Durangoans who love the local trail systems and open space can thank Paul Wilbert, who died suddenly of a suspected heart attack Friday at 60. He left a legacy Durangoans and visitors enjoy every day.
A landscape architect, he will perhaps be most remembered for co-founding the Children’s Museum of Durango, which grew into the Powerhouse Science Center, the design and founding of the Peter Carver Memorial Forest and seemingly endless volunteering for the city of Durango.
“He’s been instrumental in everything that’s happened here that has to do with trails, open space, natural lands, and he’s been on the board ever since we had a board,” said Kevin Hall, assistant director of community development for the city. “I’ve been with the city since 2001, and even before that, he was involved, even with the very beginnings of the Animas River Trail. Just two weeks ago, he was working on the Oxbow Preserve.”
Durango City Manager Ron LeBlanc said Wilbert was the first friend he made when he moved to Durango.
“He was a truly remarkable person, probably the kindest person you would ever meet and extremely intelligent,” LeBlanc said. “He was a force in many ways throughout the city, and open space, natural lands and trails benefited from his expertise and critical eye. Paul really had a vision, and he was able to use that ability to help steer a lot of good decisions.”
Wilbert influenced projects large and small, often spearheading the fundraising as well as creating the design.
“You can credit him for putting the trees in the parking lot in front of Walmart,” his longtime friend Bill Carver said. “He drew up a design when they were talking about building here, and when they came, they said they would like to discuss the Wilbert proposal.”
For his daughter, Emily McGough, a favorite memory is her father’s design of the Park Elementary School Preserve in what used to be an asphalt patio and now reflects all the ecological zones in the area, including a riparian zone.
“He came to my third-grade class and asked everybody to do a design for it, and they did drawings with water slides and roller coasters,” she said. “He said, “Let’s really do something with that asphalt, so he did the design with input from 25 third-graders.”
Wilbert, frequently seen around town on his bicycle, moved to Durango in 1983, beginning his career making custom cabinets, porch swings and lawn furniture, McGough said.
“I don’t think Durango was fancy enough to have a landscape architect in those days,” Carver said.
The two became cohorts in crime after Wilbert recruited Carver to work on the Children’s Museum.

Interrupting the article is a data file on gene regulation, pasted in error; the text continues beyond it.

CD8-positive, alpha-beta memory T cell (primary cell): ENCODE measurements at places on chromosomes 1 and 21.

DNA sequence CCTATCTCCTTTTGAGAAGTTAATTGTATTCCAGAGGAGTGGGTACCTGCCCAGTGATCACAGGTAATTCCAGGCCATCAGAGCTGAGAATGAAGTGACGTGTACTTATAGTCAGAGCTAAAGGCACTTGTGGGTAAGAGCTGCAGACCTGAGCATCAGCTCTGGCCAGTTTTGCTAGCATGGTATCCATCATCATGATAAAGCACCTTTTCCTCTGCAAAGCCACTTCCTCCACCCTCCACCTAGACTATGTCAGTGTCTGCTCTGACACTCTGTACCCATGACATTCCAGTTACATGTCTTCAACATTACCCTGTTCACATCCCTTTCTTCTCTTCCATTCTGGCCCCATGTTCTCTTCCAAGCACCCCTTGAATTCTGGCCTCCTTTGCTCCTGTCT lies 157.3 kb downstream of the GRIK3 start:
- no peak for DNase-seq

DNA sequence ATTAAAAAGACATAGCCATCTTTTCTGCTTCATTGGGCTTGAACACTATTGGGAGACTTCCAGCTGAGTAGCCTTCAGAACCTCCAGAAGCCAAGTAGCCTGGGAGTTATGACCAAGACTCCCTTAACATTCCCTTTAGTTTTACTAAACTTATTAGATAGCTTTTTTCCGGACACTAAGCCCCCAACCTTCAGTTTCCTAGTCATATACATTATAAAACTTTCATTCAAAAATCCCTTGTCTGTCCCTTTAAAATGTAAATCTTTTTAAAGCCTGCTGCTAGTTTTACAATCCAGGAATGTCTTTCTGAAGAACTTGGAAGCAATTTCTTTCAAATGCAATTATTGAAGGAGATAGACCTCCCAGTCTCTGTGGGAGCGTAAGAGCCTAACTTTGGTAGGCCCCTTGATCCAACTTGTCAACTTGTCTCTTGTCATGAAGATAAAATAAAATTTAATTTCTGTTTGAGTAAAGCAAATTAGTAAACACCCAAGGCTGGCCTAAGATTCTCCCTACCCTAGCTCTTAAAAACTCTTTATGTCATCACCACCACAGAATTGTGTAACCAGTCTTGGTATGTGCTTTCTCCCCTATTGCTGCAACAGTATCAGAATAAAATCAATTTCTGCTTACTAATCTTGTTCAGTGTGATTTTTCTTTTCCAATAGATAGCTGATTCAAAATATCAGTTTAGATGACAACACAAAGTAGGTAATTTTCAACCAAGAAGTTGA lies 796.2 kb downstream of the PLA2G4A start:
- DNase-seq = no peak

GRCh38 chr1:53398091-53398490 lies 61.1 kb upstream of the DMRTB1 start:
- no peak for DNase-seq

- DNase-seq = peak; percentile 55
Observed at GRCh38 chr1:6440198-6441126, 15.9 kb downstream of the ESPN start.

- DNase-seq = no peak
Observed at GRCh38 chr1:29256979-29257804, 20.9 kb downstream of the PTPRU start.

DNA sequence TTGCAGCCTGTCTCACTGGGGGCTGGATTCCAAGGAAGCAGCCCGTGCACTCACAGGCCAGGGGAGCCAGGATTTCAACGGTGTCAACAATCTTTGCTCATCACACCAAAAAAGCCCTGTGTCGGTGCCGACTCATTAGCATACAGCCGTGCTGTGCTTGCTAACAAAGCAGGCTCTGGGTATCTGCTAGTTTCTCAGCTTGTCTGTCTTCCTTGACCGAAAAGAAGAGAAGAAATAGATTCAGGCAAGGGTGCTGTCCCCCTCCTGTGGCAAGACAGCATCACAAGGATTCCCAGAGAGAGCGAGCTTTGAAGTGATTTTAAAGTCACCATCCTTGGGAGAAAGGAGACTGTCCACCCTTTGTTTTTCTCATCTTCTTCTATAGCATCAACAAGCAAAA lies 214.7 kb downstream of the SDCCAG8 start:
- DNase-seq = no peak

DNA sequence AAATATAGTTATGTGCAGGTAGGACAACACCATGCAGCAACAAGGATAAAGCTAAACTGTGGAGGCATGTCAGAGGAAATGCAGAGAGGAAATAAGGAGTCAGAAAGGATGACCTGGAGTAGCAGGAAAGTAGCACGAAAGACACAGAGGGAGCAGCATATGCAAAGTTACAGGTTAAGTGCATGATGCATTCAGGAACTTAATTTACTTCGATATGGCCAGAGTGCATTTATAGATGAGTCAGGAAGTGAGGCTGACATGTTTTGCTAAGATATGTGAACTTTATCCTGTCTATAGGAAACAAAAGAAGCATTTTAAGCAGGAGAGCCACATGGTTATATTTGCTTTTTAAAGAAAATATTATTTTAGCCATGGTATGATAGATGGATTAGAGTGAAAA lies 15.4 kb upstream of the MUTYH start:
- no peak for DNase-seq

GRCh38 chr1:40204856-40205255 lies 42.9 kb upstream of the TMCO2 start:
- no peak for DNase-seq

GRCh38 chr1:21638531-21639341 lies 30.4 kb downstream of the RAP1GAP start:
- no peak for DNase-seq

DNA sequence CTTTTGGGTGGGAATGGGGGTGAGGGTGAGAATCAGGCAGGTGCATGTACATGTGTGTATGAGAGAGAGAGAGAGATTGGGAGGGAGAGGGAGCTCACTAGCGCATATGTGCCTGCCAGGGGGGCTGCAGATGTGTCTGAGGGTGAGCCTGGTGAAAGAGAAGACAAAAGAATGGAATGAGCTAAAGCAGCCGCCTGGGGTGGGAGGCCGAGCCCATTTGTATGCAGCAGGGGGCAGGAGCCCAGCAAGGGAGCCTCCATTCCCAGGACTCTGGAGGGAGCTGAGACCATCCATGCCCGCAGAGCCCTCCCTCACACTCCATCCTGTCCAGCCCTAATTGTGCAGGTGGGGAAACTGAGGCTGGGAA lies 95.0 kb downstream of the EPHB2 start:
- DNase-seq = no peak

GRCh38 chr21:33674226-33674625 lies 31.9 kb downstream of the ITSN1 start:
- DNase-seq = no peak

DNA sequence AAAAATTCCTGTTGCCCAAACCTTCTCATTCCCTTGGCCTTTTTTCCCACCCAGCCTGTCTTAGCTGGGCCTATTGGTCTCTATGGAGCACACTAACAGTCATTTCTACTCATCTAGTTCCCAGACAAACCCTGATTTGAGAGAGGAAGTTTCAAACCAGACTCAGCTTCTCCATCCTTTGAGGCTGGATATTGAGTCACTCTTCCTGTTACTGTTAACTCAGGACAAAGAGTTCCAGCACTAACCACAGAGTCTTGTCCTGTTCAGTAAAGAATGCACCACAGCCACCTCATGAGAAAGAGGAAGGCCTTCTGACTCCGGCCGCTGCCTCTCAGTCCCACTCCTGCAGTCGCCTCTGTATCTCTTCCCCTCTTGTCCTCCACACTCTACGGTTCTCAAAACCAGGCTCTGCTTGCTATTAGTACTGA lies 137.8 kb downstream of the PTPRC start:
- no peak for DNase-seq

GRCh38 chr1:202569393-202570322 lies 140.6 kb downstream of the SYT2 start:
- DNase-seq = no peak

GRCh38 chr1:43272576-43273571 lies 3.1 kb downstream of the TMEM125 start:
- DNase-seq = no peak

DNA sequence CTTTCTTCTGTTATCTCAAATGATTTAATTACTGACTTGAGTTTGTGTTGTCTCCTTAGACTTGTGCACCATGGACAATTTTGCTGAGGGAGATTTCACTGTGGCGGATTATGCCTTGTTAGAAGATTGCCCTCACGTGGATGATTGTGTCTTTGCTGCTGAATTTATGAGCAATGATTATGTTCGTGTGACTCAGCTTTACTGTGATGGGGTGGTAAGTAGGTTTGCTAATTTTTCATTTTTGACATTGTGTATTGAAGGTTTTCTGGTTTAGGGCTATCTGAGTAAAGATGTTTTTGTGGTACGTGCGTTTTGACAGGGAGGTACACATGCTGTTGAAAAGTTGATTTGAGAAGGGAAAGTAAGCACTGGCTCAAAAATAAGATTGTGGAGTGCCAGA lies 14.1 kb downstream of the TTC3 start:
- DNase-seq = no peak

“That was back in 1998,” Carver said, “I told him I really didn’t have the time, between raising the kids and running the businesses. He said, ‘The kids needed to grow up seeing you contribute to the community, this can’t wait.’ He thought about what people ought to do to help weave the fabric of community.”
Wilbert was involved in every stage of the restoration of the Powerhouse, including landscaping the grounds while working with volunteer gardeners.
“He was very heartbroken over Peter’s death, as devastated as anybody,” Carver said about his son, who was killed in an avalanche in 2013.
Wilbert was the moving force behind creating the memorial forest, which now will remember him along with remembrances of Peter Carver, Tyler Gordon, Kelsey McLean and Olivia Buchanan, all young people who loved outdoor adventures. Wilbert died while checking on the forest, which now numbers 85 trees along the top of Chapman Hill along Rim Drive.
“Paul’s project was the reason we were able to get through the grief over Peter,” said Claire Carver, Peter’s sister.
For his friends and family, Wilbert will be remembered for the person he was more than his accomplishments, the man who had a welcoming home he built himself, full of multiple generations, music and life, the avid backpacker and river runner, his friend John Thomas said.
“He had a strong belief if something was written up in a guidebook, it shouldn’t be visited,” McGough said. “He had traveled all over Europe, but in recent years, he said that there was no reason to go that far because there were an unimaginable number of places to explore around here.”